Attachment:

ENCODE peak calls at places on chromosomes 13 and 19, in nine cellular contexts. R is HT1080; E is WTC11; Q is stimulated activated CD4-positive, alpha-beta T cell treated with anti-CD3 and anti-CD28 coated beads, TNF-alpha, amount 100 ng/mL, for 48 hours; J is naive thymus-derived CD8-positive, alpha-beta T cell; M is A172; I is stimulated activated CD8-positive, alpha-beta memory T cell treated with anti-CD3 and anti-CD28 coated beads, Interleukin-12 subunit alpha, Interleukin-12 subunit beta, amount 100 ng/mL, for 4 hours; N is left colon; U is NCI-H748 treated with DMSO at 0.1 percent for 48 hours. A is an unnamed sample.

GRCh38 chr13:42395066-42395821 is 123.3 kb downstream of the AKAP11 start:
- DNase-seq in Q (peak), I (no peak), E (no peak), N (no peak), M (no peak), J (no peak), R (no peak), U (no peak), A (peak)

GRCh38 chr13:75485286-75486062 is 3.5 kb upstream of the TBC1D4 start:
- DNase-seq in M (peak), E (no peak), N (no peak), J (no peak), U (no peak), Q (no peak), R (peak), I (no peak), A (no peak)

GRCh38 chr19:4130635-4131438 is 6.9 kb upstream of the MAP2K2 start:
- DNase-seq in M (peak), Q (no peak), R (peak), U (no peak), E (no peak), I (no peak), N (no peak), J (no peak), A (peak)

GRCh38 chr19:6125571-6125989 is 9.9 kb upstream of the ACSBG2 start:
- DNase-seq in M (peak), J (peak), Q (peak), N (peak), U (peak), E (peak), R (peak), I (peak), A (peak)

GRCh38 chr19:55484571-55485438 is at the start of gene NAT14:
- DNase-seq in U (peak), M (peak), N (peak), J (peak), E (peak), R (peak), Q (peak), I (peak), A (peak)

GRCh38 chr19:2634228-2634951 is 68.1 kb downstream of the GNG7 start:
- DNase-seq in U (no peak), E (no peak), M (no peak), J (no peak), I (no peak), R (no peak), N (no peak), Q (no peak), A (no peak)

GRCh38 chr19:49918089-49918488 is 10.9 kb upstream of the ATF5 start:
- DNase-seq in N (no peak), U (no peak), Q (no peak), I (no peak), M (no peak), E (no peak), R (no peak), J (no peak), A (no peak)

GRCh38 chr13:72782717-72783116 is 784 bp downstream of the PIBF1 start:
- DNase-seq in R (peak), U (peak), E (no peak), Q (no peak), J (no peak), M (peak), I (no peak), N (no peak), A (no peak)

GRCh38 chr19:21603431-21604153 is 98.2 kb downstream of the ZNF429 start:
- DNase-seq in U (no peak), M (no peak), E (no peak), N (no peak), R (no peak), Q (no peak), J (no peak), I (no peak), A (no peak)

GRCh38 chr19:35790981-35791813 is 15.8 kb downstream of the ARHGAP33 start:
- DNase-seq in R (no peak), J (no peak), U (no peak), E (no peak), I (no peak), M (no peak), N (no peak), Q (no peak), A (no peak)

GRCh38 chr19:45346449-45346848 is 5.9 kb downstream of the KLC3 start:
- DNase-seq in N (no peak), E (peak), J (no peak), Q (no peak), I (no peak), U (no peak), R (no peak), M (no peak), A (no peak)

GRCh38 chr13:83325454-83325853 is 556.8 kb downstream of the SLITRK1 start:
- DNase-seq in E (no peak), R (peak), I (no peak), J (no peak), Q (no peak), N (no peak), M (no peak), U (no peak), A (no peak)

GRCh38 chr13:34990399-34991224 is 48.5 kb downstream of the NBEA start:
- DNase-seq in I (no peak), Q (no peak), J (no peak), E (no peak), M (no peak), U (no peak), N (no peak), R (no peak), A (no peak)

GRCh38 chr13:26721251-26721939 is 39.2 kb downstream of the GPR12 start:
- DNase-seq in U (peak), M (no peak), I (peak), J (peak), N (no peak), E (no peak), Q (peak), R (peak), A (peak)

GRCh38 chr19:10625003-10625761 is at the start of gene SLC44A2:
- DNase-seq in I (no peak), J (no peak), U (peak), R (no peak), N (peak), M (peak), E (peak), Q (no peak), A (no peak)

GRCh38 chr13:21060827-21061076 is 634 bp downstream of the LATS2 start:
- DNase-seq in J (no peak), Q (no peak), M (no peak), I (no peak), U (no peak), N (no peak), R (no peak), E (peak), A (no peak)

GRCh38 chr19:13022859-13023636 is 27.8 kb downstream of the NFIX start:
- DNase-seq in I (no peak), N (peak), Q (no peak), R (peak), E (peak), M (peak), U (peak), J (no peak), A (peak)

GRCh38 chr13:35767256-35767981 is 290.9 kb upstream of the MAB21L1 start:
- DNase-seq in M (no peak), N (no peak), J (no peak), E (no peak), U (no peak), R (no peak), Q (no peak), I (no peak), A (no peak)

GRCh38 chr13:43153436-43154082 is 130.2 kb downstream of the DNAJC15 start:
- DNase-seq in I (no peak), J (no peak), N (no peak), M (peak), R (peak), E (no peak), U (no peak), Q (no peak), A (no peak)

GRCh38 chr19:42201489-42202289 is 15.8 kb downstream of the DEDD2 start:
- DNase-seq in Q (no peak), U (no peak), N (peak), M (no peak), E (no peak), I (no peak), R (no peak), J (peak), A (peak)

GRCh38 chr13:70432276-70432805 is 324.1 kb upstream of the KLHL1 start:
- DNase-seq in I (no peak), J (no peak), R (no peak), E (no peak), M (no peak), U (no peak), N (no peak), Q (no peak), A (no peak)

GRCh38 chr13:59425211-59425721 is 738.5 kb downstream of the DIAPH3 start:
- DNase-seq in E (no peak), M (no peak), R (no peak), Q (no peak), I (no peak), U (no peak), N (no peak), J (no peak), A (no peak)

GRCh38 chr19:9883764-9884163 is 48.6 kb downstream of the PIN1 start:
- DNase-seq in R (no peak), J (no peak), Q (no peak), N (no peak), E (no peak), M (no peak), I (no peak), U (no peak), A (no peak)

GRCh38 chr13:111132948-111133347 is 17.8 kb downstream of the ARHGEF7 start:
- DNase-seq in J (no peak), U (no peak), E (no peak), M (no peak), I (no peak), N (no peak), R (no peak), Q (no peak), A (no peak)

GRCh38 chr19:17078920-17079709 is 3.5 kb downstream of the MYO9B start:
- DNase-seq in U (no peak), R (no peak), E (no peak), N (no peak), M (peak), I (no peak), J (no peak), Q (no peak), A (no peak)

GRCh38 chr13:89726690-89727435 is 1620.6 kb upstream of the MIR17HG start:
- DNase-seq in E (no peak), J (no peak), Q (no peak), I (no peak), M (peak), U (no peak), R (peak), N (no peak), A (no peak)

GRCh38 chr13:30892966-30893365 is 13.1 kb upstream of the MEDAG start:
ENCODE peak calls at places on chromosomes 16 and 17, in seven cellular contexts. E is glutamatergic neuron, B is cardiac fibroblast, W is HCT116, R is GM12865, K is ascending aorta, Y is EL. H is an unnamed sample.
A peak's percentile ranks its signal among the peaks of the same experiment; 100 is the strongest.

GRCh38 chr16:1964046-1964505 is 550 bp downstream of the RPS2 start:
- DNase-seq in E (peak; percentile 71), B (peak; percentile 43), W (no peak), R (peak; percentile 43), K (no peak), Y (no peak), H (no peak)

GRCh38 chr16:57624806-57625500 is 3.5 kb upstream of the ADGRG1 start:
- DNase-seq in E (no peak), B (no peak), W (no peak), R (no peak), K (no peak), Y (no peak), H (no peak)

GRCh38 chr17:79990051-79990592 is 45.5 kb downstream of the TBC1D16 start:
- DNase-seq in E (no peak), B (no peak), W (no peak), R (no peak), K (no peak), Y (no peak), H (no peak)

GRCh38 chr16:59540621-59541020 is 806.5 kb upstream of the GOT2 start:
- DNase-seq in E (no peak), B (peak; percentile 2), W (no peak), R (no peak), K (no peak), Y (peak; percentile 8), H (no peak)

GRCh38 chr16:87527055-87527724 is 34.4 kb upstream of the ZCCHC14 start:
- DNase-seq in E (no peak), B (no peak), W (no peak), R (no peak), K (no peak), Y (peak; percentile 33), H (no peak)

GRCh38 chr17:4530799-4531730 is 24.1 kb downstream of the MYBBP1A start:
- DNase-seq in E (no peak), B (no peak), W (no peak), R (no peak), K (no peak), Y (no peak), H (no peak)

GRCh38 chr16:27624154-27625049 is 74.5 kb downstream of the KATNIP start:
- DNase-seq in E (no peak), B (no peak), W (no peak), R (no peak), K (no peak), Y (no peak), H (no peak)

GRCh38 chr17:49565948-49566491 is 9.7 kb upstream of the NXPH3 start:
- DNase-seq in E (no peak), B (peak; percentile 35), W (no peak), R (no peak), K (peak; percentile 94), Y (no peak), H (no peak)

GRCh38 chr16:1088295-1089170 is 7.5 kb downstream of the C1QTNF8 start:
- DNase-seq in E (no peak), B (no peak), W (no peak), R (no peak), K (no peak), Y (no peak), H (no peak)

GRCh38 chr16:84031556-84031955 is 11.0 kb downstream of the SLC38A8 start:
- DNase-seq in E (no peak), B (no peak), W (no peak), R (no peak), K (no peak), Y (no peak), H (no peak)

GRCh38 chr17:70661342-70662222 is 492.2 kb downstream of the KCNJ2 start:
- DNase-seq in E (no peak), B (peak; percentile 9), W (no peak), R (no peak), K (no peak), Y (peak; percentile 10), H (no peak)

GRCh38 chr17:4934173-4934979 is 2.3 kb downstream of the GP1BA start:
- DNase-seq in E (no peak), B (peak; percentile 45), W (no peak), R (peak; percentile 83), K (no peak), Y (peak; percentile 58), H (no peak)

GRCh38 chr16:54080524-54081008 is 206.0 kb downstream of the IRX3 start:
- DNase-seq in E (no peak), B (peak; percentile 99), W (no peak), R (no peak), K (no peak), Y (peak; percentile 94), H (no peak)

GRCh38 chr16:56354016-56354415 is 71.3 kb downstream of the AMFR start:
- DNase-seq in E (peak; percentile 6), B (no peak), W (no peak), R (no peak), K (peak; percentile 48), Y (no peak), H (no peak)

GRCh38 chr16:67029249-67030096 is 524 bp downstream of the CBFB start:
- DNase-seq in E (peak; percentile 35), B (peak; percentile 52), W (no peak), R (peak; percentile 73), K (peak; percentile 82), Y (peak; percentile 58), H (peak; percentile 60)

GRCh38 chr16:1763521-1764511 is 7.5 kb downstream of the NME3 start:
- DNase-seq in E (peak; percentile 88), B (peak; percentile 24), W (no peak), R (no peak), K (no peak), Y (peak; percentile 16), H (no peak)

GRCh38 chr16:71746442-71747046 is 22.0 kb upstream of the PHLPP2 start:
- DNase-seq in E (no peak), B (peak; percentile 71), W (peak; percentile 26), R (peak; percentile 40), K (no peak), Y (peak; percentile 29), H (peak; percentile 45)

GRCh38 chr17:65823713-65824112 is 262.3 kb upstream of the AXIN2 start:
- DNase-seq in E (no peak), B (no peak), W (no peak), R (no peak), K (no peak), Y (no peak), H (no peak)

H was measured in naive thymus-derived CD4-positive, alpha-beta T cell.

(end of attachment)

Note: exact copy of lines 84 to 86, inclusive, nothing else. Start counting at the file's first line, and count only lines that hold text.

- DNase-seq in E (peak; percentile 6), B (no peak), W (no peak), R (no peak), K (peak; percentile 48), Y (no peak), H (no peak)

GRCh38 chr16:67029249-67030096 is 524 bp downstream of the CBFB start:
- DNase-seq in E (peak; percentile 35), B (peak; percentile 52), W (no peak), R (peak; percentile 73), K (peak; percentile 82), Y (peak; percentile 58), H (peak; percentile 60)